It’s Tinseltown’s fault.
Quotes like ‘You’re gonna need a bigger boat’ or ‘Just when you thought it was safe to go back in the water’ are part of cinematic history, but Hollywood’s shark movies overwhelmingly portray the apex predators in a negative light, severely hindering conservation efforts, a new study suggests.
According to the research, 96 percent of 109 shark films listed on online database iMDB portray interactions between humans and the apex predators as ‘overtly’ threatening.
Just three percent of the films ‘covertly’ portray shark-human interactions as potentially threatening, while one film did not include any potentially threatening interaction.
Much of the impact stems from the 1975 blockbuster ‘Jaws,’ which not only redefined the summer blockbuster forever, but drastically changed how society views sharks, in particular great whites.
96 percent of 109 shark films listed on online database iMDB portray interactions between humans and the apex predators as ‘overtly’ threatening
Much of the impact stems from the 1975 blockbuster ‘Jaws,’ which not only redefined the summer blockbuster forever, but drastically changed how society views sharks, in particular great whites
Other movies, such as The Meg and Sharknado also ‘overtly present sharks as terrifying creatures with an insatiable appetite for human flesh,’ a presentation that researchers say is ‘just not true’
‘Since Jaws, we’ve seen a proliferation of monster shark movies – Open Water, The Meg, 47 Meters Down, Sharknado – all of which overtly present sharks as terrifying creatures with an insatiable appetite for human flesh,’ the study’s lead author, University of South Australia researcher Dr. Briana Le Busque said in a statement. ‘This is just not true.’
Jaws generated $472 million at the 1975 box office and spawned several sequels. Adjusted for inflation, that would be more than $2 billion in 2020 movie ticket prices.
At the time, critics lauded the Steven Spielberg-directed film, including Roger Ebert calling it a ‘sensationally effective action picture,’ while another critic described it as ‘the most cheerfully perverse scary movie ever made.’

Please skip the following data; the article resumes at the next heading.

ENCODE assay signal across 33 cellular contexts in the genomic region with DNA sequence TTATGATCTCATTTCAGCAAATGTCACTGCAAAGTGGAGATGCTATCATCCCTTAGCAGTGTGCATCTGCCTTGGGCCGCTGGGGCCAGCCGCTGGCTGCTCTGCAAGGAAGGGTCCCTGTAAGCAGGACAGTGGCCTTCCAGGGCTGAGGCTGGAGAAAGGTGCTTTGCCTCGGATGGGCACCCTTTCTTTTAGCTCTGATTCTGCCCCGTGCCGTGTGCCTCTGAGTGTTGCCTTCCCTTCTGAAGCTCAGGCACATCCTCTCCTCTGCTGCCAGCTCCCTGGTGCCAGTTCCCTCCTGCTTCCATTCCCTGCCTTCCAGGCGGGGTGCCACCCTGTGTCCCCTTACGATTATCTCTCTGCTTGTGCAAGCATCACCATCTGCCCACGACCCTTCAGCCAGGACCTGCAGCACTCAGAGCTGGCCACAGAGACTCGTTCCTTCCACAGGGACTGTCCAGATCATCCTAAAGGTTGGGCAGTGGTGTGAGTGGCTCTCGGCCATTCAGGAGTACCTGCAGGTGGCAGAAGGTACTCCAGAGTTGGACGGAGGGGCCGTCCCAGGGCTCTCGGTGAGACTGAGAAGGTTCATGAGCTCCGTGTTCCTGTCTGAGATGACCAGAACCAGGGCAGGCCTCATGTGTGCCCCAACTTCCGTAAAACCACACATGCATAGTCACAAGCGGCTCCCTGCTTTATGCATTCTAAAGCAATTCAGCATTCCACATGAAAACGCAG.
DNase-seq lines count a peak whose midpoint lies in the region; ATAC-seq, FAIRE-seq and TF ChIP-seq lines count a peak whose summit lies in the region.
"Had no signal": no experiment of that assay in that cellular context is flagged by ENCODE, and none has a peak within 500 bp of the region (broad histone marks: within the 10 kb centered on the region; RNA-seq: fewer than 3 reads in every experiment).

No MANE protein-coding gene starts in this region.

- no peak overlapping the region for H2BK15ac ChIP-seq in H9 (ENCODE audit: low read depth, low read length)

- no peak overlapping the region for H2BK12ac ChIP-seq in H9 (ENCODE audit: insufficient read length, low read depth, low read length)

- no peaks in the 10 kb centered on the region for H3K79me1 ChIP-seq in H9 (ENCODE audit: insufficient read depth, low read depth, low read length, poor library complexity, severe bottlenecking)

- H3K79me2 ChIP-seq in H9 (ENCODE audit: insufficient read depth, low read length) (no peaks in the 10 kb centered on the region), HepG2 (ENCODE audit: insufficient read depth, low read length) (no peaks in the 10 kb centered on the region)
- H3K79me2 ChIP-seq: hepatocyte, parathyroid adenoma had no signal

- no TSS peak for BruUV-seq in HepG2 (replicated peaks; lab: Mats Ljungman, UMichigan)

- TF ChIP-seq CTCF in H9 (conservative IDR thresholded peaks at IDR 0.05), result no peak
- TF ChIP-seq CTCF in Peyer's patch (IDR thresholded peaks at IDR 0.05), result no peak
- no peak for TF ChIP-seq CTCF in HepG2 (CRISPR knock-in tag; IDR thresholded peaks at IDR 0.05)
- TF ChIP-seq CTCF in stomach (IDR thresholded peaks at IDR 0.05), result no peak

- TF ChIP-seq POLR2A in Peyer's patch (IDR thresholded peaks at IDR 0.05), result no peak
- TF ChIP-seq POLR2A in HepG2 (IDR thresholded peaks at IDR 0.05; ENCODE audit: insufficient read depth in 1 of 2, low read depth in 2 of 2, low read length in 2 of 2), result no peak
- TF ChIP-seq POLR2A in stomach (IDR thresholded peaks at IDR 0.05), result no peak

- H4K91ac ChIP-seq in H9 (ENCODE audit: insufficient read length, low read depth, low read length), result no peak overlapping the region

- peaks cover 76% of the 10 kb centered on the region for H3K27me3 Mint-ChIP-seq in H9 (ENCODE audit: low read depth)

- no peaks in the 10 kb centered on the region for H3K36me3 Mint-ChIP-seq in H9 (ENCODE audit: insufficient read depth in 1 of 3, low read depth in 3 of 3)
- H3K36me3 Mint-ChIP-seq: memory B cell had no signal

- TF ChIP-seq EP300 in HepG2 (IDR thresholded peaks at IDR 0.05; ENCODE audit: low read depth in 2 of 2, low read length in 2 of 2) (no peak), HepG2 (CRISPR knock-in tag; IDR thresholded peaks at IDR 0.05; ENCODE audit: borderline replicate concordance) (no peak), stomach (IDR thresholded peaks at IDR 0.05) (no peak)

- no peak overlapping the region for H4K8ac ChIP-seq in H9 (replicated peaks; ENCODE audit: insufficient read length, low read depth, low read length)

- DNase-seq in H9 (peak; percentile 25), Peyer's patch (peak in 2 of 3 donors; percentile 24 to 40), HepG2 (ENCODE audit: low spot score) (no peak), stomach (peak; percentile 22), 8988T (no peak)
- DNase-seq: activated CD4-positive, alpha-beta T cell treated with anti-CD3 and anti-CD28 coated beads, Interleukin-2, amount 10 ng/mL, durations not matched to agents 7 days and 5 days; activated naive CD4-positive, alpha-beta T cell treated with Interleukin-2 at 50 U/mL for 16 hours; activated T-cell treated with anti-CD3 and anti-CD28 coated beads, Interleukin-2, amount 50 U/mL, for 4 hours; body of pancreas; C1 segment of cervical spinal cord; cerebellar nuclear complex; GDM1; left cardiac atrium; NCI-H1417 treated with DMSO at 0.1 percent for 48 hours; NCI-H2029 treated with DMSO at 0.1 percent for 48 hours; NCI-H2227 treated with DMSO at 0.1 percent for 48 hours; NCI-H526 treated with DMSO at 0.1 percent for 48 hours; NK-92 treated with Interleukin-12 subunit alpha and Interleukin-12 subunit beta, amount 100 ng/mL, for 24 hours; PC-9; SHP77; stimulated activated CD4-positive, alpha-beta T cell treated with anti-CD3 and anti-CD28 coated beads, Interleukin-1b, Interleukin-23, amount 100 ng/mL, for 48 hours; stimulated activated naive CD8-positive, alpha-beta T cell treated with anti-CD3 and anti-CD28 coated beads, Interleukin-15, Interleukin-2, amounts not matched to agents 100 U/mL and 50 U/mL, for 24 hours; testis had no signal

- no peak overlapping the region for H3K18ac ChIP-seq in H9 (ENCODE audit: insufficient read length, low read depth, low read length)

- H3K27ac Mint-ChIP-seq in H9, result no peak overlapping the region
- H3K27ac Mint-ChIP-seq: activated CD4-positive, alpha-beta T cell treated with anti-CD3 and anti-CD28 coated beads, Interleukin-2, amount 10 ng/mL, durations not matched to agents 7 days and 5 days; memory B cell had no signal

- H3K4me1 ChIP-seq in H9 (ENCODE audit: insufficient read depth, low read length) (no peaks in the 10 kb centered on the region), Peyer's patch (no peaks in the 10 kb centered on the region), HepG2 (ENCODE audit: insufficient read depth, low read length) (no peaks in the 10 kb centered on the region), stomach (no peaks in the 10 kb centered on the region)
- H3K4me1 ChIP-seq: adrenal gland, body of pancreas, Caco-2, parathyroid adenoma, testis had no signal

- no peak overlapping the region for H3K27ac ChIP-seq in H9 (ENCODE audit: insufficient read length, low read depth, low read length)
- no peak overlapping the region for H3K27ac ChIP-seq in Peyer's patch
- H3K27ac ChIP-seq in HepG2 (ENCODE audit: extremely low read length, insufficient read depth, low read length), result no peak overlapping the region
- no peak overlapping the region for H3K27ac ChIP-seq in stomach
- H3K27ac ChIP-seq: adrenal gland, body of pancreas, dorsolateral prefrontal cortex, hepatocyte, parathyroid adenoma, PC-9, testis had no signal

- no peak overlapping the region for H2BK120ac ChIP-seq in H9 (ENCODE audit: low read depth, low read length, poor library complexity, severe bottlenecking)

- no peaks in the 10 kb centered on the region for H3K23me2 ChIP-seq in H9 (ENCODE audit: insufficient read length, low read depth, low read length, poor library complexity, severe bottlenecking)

According to the International Shark Attack File (ISAF), there were 57 unprovoked cases of shark attacks on humans in 2020, down from the 2015-2019 average of 80 per year.
Despite the low figure, due in part to the COVID-19 pandemic, 10 people died from shark attacks in 2020, the highest figure since 2013, something experts described as ‘an unusually deadly year.’
The average of unprovoked shark-related fatalities is four per year.
Just over two percent of the known 548 species of sharks have been known to attack humans, but three – bull sharks, great whites and tiger sharks – are responsible for a great majority of them.
Just over two percent of the known 548 species of sharks have been known to attack humans, but three – bull sharks, great whites (pictured) and tiger sharks – are responsible for a great majority of them
The odds of being killed by a shark in the US are more than 3.7 million to 1, according to the ISAF
‘Sharks are at much greater risk of harm from humans than humans from sharks, with global shark populations in rapid decline, and many species at risk of extinction,’ Dr Le Busque added.
‘Exacerbating a fear of sharks that’s disproportionate to their actual threat damages conservation efforts, often influencing people to support potentially harmful mitigation strategies.
‘There’s no doubt that the legacy of Jaws persists, but we must be mindful of how films portray sharks to capture movie-goers. This is an important step to debunk shark myths and build shark conservation.’
The research has been published in Human Dimensions of Wildlife.
HOW SHARKS EARNED THEIR RUTHLESS REPUTATION
As a new study sheds light on the hunting and feeding behavior of sharks, including the dangerous bull shark, these apex predators have long terrified and fascinated humans at the same time.
Their basic design has never really changed over the course of 200million years and they are considered to be complex and intelligent.
Their teeth are fear factor number one, with the great white’s teeth growing up to two-and-a-half inches in length.
Their prey are impaled on the pointed teeth of the lower jaw where they saw away sections of the flesh. The serrated edges of the teeth help with this process.
Their teeth are brittle and are constantly breaking off but are also constantly regrowing and on average there are 15 rows of teeth present in the mouth at one time.
Sharks are the most efficient predators on earth. Their basic design has never really changed over the course of 200million years
Their speed is fear factor number two.
They are very fast in the water compared to humans with the mako shark able to reach an incredible 60mph in bursts.
The great white can reach speeds of 25mph.
By comparison, 5mph is the fastest a human being can reach.
Bull sharks, commonly found in warm waters, are likely responsible for the majority of near-shore shark attacks, including biting other species.
A shark’s power and size terrifies us, too.
The great white shark can grow up to 20 feet and while it has no particular taste for humans even an exploratory bite is enough to cut a man in half.
Most sharks release a human after its first bite but sometimes, that’s all it take to kill a person.
However, sharks have far more reason to be afraid of humans. We kill up to a million of them a year, often just cutting off their fins to make into soup and throwing the rest of the shark back into the water, where it starves or drowns.